The biomedical engineer series covers positions managing, supervising, leading, and/or performing professional engineering and scientific work exploring and using biotechnology to:
- Enrich practices, techniques, and knowledge in the medical, physiological, and biological sciences;
- Enhance and ensure the health, safety, and welfare of living (i.e., human and animal) systems; and
- Create and improve designs, instrumentation, materials, diagnostic and therapeutic devices, artificial organs, medical systems, and other devices (e.g., systems, equipment, application programs, and components) needed in the study and practice of medicine with living systems.
The federal government employs 848 biomedical engineers. The Veterans Administration is the largest employer with 368 followed by the Department of Health and Human Services with 360 and the Department of the Army with 44. A few work for other agencies such as the DOD and Air Force.
Federal Government Requirements:
- You must be a U.S. citizen to apply
- The yearly salary range for a GS-12 is 75,329.00 to $97,927.00 per year
The following information is excerpted from the Occupational Handbook (OOH) published by the Department of Labor:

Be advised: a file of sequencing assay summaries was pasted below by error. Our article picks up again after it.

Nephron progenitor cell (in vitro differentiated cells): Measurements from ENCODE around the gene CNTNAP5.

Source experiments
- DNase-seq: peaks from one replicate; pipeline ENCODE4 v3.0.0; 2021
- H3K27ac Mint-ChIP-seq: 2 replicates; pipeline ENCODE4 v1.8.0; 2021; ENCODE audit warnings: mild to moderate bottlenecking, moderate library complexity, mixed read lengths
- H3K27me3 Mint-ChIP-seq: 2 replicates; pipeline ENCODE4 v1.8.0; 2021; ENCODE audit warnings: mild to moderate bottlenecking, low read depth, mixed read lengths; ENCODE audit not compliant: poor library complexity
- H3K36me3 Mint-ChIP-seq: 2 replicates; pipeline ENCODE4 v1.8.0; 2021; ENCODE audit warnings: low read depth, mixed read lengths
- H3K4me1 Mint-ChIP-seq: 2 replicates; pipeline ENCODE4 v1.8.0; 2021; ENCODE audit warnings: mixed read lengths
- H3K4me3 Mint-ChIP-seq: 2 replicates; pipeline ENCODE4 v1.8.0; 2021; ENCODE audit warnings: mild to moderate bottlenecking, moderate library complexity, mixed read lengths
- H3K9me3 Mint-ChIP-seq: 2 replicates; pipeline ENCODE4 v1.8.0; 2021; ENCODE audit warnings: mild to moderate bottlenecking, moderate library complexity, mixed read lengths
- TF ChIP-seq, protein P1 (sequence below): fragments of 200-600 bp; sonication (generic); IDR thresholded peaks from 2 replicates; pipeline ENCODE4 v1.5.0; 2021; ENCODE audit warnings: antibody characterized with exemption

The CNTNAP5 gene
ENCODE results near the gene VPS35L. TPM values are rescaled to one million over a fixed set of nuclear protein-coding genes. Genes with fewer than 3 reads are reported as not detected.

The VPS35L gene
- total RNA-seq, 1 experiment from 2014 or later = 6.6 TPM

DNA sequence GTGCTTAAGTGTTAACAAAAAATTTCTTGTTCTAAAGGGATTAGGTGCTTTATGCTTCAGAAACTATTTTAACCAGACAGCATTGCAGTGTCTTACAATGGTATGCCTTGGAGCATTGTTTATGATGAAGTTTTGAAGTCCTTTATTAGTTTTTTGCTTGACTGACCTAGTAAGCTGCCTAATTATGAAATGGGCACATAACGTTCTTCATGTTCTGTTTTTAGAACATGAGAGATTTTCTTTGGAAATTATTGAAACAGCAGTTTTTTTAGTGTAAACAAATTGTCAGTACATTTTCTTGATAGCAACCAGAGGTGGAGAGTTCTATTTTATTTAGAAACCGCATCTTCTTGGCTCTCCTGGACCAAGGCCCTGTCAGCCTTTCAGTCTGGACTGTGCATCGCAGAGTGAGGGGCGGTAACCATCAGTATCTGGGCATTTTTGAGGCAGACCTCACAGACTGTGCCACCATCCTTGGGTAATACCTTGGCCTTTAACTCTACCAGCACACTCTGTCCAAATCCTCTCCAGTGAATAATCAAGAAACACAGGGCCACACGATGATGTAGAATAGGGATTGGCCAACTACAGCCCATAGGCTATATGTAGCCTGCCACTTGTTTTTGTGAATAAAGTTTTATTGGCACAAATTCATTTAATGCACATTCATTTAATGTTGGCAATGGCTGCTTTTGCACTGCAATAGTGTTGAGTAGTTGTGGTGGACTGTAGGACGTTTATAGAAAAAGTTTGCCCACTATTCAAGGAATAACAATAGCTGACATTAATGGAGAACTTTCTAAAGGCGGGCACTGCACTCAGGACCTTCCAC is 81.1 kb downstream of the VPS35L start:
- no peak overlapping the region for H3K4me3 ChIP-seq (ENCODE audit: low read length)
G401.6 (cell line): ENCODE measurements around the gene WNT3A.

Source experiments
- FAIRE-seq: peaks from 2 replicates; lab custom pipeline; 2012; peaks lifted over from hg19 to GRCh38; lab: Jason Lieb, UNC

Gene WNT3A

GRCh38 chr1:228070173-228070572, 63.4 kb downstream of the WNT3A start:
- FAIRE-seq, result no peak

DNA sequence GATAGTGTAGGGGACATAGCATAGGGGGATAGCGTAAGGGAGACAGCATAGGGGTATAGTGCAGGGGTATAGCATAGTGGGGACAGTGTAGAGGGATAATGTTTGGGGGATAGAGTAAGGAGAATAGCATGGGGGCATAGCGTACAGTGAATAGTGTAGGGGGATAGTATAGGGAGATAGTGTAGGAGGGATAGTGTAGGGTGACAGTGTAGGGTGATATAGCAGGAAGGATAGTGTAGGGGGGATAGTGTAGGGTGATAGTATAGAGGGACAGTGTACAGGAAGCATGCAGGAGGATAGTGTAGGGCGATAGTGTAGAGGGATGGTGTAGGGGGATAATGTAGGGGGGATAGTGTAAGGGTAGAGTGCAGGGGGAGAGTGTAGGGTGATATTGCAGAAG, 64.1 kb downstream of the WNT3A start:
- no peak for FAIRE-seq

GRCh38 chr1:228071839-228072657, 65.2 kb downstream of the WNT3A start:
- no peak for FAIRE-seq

- Design equipment and devices, such as artificial internal organs, replacements for body parts, and machines for diagnosing medical problems
- Install, adjust, maintain, repair, or provide technical support for biomedical equipment
- Evaluate the safety, efficiency, and effectiveness of biomedical equipment
- Train clinicians and other personnel on the proper use of equipment
- Work with life scientists, chemists, and medical scientists to research the engineering aspects of the biological systems of humans and animals
- Prepare procedures, write technical reports, publish research papers, and make recommendations based on their research findings
- Present research findings to scientists, nonscientist executives, clinicians, hospital management, engineers, other colleagues, and the public
- Biomedical engineers design instruments, devices, and software used in healthcare; bring together knowledge from many technical sources to develop new procedures; or conduct research needed to solve clinical problems
- They often serve a coordinating function, using their background in both engineering and medicine. For example, they may create products for which an in-depth understanding of living systems and technology is essential. They frequently work in research and development or in quality assurance.